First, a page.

Children : rights and childhood by David Archard

By David Archard

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Second, and more importantly, the view that there is a simple and obvious problem of child labour is a distortion of the truth. It is being increasingly recognised that there are a large variety of contexts in which children work, and these can have a different significance and set of consequences for the child. Crucially, children themselves can, and frequently do, view their work as valuable – by, for example, giving them self-respect or allowing them to make a meaningful contribution to their families’ resources.

Rawls’s intention was to defend a particular conception of justice as the correct one. A correct conception of justice is a morally defensible view of what justice requires. Moreover, for Rawls a conception of justice is a matter of political choice. Those principles – famously in his case the two principles of justice as fairness – which give expression to the correct conception of justice can and should be adopted as regulatory of the major institutions of our society. In the case of childhood, it may make sense to speak of one conception as the morally defensible view of what childhood is.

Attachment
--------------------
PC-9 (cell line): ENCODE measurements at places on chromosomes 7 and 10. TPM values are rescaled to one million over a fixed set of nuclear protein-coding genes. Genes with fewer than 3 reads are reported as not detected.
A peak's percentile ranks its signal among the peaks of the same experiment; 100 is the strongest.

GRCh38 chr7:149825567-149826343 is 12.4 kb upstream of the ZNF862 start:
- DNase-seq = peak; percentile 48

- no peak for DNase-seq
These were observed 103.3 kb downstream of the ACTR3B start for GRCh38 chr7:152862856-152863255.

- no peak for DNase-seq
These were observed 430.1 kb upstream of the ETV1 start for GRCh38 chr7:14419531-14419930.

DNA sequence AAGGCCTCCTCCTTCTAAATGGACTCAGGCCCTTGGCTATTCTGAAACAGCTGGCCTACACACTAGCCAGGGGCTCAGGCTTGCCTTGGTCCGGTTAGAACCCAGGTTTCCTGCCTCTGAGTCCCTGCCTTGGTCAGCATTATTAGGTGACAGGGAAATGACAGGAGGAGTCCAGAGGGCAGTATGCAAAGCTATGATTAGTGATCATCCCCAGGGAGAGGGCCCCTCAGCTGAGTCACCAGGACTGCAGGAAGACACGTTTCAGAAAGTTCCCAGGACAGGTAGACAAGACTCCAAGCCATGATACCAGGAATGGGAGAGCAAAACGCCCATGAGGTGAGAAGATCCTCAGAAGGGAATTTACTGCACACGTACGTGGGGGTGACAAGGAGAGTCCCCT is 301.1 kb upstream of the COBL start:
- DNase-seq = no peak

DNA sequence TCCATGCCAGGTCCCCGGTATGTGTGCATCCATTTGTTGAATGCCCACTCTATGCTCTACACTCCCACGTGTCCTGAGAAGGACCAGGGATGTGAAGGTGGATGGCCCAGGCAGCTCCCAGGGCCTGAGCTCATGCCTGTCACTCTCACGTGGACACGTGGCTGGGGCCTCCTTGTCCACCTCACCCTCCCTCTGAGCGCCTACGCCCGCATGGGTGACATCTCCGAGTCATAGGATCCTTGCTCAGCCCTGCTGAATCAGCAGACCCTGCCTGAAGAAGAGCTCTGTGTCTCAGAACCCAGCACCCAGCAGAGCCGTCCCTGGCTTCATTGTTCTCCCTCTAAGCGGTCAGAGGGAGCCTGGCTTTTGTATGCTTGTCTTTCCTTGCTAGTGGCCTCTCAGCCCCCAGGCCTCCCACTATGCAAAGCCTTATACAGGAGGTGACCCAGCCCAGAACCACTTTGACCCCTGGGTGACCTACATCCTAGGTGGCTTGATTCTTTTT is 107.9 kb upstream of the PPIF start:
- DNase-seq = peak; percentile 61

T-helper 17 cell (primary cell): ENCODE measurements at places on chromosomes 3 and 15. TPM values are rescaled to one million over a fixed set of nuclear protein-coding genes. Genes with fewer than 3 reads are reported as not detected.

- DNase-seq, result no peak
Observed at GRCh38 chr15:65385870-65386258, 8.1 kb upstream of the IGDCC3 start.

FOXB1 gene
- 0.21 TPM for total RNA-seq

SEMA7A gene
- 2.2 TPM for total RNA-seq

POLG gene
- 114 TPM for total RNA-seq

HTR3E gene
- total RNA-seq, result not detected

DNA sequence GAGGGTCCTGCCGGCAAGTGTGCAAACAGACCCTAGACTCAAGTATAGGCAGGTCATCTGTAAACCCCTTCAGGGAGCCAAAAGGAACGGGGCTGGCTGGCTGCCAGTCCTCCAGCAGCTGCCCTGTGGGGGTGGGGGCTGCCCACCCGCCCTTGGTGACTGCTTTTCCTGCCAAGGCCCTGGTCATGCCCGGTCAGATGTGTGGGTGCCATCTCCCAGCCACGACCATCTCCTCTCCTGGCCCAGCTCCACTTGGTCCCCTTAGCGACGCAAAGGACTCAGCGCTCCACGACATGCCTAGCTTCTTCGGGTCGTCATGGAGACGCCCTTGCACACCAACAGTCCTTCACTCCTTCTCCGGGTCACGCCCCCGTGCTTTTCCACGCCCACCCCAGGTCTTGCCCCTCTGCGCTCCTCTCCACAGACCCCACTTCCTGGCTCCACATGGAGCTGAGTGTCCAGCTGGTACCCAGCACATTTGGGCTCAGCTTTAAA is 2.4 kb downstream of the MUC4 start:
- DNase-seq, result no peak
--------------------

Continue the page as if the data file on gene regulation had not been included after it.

5 Taken literally the bold assertion is false. All societies – save the last – have children. Every society does not have to understand what it is to be a child in the same way as the others. Some, though likely very few if any, may lack any concept of children as a distinct subset of their members. But the absence of the concept does not mean the literal or physical nonexistence of those the concept picks out. Social constructionism in respect of childhood is thus in danger of overstating an important but essentially simple point, namely that we can and do understand childhood in different ways.

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